Friday, September 29, 2006

Soledad Brothers - The Hardest Walk (Alive)

The Onion AV Club
Onion Rating: B+

“Detroit's Soledad Brothers started life as one of those bluesy guitar-and-drum duos that seem to spring up like weeds in local garage-rock scenes, and though they've since added another guitarist and the occasional guest player, Soledad Brothers still cling to the raw, rootsy sound that stripped-down duos do best.”

* In one sentence, they give not only the history, but also an update as to what they are now and a clue as to what the band sounds like.

“The Soledads grapple with self-consciousness, and overcome it whenever they slip music past their own heads and into their bones.”

* Simple and direct conclusion.

Quality brief review. It’s nice when writers are forced to be economical and brief with their thoughts – most of the time, it turns out for the best. They do a good job of running through the release they’re reviewing, but I would always like to see some talk about past releases, especially when you’re talking about a band that has had four previous albums. However, space was obviously limited – no harm done to the reader.

Review Rating: 83%


The Washington Post
Writer: Mark Jenkins

“The band's new album, "The Hardest Walk," features four players -- only three officially Soledad sibs -- and a style that employs the blues as a foundation rather than as a straitjacket.”

* Wonderful statement that tells the reader which way the band goes in this subgenre that has a 50% success (or failure) rate.

“The brief "White Jazz" suggests that the band has even been listening to Albert Ayler, or at least the first MC5 album.”

* Offshoot information or insight is always appreciated by a knowledgeable reader and music fan.

It’s a preview review for a concert, so it’s short, but it does its job and would intrigue anyone who didn’t know the band – maybe even enough to put them in line at the concert.

Review Rating: 74%


Rolling Stone
Writer: Lauren Gitlin
RS Rating: 3 stars

“At their best, Soledad Brothers recall the Rolling Stones when Mick and Keith were fresh-faced bluesheads in the mid-Sixties: The prolific Detroit foursome kicks out solid, harmonica-laced blues riffs without sounding derivative or cheesily nostalgic.”

* I like the reference, and we kind of get the idea, but this misplaces the band, and isn’t very accurate, as the Soledad Brothers’ diversity in sound is more late 60s, early 70s Stones (especially Exile era).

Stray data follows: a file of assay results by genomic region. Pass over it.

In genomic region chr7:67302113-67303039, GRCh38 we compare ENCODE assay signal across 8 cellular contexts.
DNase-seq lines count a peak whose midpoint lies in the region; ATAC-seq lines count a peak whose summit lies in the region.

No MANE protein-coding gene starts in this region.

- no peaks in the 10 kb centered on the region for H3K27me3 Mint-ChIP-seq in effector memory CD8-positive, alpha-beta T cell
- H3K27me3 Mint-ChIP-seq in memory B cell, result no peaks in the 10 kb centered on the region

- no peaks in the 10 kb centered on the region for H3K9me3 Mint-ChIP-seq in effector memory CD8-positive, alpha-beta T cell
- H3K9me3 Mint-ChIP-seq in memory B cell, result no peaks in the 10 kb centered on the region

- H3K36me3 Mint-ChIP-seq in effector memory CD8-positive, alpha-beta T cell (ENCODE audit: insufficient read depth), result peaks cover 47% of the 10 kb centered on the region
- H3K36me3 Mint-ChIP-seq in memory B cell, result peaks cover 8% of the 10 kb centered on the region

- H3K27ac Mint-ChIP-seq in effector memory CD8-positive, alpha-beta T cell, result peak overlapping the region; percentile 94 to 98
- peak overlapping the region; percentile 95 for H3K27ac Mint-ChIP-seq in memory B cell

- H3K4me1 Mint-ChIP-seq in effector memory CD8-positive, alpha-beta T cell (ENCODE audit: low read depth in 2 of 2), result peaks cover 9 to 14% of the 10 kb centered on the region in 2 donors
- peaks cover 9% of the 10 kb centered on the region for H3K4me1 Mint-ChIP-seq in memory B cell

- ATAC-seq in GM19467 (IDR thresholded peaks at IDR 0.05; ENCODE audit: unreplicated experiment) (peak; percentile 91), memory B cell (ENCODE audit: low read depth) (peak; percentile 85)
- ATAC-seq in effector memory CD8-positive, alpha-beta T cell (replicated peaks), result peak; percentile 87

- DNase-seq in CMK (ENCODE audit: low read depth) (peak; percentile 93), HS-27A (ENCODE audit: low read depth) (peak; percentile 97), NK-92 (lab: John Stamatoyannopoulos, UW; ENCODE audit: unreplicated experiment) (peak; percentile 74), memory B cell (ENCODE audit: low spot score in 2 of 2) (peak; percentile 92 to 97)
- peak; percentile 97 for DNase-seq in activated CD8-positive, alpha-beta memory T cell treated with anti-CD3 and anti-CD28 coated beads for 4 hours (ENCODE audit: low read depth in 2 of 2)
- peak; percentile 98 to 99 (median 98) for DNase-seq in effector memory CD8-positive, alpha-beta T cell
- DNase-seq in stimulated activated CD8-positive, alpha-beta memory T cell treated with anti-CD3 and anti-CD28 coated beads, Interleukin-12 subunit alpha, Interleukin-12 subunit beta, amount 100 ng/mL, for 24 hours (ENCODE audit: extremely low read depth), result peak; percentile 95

“Meet the Motor City's newest hitmakers.”

* Again, we get the point, but the band isn’t new, and if you want to introduce them as “hitmakers,” do a longer review on them.

Big and bold, but brief and no support for the statements. What’s really sad (for RS) is that I must say it’s good to see Rolling Stone show some support for such an unknown band. So, in that sense, this review is wonderful.

Review Rating: 65%


Conclusion From Reviews:
This is an album to pick up – everyone is satisfied with it or raving about it. However, as stated, it would be nice to hear about who the Soledad Brothers are and what they have done until now. They’re said to be bluesy, but not completely, offering a variety of sounds and styles.

The Soledad Brothers started as a duo known as Henry & June, who had one release (Goin’ Back to Memphis) and consisted of Johnny Walker (singer/guitar) and Ben Swank (percussion). They added Oliver Henry around 2002 as an official third Soledad Brother. Several unofficial Soledad Brothers have contributed to the albums, including Meg White (White Stripes), Patrick Pantano (The Dirtbombs), Mr. David Viner, and currently, multi-instrumentalist, Dechman. Interesting tidbits related to these guys: Johnny Walker is rumored to have taught Jack White how to play slide guitar, Ben Swank has a song named after him – “Been Swank” by The Von Bondies, and Oliver Henry was once Brian Olive from The Greenhornes – and was dismissed from the band after an on-stage brawl with lead singer Craig Fox.

Gossip aside, Soledad Brothers got much buzz early on due to some touring with The White Stripes, as well as their debut album’s liner notes being written by MC5 manager, John Sinclair. They’ve also played as a back up band for Mr. David Viner. Starting with two phenomenal and practically overlooked albums on Estrus (Soledad Brothers, Steal Your Soul and Dare Your Spirit to Move), they moved on to Dim Mak for a live album, and then to Sanctuary with their fourth, Voice of Treason, before releasing The Hardest Walk on Alive here in 2006.

Found Soledad Brothers Tracks:
Downtown Paranoia Blues (The Hardest Walk)
The Elucidator (Voice of Treason)
Break ‘Em On Down (Steal Your Soul…)
Front St. Front (Soledad Brothers)

Additional Listening:
Henry and June – Goin’ Back to Memphis
Mr. David Viner – Sally Jay

Good Feeling
Handle Song

No comments: